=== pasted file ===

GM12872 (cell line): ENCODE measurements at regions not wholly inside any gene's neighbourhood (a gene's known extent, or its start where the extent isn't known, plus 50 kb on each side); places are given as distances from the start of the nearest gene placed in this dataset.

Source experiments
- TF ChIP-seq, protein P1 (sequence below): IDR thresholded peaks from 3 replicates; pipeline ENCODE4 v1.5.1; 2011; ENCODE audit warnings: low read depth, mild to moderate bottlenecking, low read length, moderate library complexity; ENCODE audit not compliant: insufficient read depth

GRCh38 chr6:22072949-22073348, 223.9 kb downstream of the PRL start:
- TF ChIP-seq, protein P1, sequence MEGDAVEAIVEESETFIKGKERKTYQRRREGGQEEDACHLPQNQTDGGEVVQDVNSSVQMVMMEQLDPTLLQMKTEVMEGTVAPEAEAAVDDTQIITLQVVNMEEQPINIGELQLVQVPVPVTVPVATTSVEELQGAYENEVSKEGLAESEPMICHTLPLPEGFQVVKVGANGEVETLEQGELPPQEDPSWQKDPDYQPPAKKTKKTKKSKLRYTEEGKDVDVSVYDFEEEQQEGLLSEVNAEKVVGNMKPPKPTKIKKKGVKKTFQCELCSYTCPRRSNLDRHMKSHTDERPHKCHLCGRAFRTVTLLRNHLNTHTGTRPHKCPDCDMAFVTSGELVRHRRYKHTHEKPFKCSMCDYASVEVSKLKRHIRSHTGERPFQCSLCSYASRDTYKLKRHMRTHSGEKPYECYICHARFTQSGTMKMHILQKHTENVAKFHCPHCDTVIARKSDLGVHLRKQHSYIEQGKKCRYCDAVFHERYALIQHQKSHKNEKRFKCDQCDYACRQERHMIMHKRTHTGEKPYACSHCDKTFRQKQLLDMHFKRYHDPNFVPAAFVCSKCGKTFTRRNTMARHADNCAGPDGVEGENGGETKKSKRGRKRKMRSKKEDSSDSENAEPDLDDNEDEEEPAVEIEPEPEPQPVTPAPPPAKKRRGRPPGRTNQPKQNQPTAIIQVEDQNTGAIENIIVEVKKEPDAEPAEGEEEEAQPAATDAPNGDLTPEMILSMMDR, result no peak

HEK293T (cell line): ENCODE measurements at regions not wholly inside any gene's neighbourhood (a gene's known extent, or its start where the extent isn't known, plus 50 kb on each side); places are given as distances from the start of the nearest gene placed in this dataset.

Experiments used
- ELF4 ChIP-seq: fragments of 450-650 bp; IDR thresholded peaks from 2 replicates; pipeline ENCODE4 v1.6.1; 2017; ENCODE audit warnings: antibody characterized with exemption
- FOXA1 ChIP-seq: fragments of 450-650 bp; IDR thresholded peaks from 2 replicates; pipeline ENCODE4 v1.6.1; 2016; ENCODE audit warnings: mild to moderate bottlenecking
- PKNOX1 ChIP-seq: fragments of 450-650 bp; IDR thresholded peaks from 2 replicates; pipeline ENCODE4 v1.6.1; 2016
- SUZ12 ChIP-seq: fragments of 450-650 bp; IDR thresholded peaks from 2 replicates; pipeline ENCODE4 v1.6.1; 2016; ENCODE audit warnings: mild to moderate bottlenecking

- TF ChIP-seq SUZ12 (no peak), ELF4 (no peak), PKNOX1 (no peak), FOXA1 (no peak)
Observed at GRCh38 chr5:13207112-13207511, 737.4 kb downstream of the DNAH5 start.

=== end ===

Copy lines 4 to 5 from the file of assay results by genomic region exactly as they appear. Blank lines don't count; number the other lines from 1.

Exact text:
GRCh38 chr6:22072949-22073348, 223.9 kb downstream of the PRL start:
- TF ChIP-seq, protein P1, sequence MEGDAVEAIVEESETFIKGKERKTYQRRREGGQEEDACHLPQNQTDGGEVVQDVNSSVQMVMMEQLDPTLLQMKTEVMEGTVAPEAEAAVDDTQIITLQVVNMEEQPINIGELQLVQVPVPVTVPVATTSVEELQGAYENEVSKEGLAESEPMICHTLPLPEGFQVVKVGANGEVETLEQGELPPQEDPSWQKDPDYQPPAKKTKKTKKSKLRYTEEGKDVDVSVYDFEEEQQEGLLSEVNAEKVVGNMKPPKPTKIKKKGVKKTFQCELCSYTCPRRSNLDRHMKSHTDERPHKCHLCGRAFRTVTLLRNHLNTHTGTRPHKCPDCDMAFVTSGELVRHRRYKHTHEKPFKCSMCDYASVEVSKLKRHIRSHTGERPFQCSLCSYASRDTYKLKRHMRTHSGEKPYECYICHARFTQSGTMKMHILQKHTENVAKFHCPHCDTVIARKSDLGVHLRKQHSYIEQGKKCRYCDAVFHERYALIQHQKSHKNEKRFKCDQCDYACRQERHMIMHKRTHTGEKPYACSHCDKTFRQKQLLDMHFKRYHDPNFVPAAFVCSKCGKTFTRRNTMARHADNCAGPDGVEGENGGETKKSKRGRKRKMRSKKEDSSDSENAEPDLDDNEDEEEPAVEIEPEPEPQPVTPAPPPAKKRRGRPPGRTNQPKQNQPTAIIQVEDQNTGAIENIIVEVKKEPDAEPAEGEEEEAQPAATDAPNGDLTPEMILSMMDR, result no peak